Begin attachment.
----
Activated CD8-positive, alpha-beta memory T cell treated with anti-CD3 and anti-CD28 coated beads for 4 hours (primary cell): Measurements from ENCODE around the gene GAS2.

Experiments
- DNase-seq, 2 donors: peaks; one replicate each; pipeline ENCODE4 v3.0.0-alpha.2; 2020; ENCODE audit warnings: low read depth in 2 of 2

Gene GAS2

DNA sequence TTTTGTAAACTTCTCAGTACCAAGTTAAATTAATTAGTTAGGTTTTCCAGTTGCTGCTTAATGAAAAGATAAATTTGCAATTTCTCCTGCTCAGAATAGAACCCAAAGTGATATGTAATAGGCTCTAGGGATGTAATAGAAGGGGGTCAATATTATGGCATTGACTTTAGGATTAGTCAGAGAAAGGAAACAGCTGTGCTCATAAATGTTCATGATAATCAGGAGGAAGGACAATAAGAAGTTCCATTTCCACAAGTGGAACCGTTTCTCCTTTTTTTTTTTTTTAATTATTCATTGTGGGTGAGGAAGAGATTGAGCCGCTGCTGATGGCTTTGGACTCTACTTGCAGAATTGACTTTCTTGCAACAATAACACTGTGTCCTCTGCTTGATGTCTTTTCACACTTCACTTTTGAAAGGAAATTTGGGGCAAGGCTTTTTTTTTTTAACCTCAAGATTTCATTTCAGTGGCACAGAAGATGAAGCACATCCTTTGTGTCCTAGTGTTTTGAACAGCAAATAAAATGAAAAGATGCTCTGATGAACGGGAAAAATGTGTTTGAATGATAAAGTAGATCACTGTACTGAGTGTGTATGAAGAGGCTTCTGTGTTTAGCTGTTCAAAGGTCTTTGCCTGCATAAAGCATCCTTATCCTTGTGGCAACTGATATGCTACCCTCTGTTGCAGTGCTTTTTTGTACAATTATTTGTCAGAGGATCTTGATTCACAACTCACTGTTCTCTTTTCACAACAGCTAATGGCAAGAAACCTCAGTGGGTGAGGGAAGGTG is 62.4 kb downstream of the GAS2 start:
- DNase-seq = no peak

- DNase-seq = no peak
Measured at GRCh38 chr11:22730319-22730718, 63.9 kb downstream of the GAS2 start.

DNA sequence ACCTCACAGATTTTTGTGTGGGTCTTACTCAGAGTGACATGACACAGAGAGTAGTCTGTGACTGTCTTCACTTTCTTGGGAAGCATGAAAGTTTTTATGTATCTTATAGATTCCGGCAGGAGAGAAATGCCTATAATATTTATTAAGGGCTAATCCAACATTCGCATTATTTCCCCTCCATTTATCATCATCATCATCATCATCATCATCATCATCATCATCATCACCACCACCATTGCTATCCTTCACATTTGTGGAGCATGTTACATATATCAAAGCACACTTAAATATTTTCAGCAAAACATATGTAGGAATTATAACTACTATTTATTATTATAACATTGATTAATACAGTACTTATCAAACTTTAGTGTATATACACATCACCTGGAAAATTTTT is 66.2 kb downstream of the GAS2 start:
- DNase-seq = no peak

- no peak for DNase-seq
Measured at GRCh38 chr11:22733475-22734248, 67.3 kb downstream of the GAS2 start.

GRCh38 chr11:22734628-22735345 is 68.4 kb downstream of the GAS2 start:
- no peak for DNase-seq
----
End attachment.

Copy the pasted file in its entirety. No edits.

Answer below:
Activated CD8-positive, alpha-beta memory T cell treated with anti-CD3 and anti-CD28 coated beads for 4 hours (primary cell): Measurements from ENCODE around the gene GAS2.

Experiments
- DNase-seq, 2 donors: peaks; one replicate each; pipeline ENCODE4 v3.0.0-alpha.2; 2020; ENCODE audit warnings: low read depth in 2 of 2

Gene GAS2

DNA sequence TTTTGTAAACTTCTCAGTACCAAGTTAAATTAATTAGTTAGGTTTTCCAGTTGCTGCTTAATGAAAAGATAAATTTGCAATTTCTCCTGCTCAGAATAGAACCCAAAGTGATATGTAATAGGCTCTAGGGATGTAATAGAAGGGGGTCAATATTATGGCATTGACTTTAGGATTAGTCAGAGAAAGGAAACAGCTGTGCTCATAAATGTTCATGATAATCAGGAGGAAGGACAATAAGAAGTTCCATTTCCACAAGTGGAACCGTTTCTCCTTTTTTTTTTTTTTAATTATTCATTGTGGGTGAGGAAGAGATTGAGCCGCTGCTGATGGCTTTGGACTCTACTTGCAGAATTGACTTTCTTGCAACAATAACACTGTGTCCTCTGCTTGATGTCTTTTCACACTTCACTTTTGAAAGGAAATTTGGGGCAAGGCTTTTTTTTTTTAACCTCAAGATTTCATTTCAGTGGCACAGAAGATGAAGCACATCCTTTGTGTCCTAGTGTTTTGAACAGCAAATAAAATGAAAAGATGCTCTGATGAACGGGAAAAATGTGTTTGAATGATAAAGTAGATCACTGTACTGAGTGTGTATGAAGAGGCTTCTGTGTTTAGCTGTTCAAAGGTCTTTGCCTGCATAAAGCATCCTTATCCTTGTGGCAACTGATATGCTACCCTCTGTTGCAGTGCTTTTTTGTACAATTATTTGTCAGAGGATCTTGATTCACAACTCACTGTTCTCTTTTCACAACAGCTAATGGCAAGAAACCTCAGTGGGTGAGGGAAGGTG is 62.4 kb downstream of the GAS2 start:
- DNase-seq = no peak

- DNase-seq = no peak
Measured at GRCh38 chr11:22730319-22730718, 63.9 kb downstream of the GAS2 start.

DNA sequence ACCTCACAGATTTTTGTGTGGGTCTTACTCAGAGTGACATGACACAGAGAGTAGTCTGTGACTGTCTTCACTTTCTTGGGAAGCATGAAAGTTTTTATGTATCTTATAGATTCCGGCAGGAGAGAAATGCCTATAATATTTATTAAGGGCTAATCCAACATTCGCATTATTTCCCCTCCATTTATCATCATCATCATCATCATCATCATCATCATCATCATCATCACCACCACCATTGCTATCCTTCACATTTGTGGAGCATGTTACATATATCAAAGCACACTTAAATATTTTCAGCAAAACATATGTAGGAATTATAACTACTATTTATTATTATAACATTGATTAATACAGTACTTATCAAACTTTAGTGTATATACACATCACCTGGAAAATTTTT is 66.2 kb downstream of the GAS2 start:
- DNase-seq = no peak

- no peak for DNase-seq
Measured at GRCh38 chr11:22733475-22734248, 67.3 kb downstream of the GAS2 start.

GRCh38 chr11:22734628-22735345 is 68.4 kb downstream of the GAS2 start:
- no peak for DNase-seq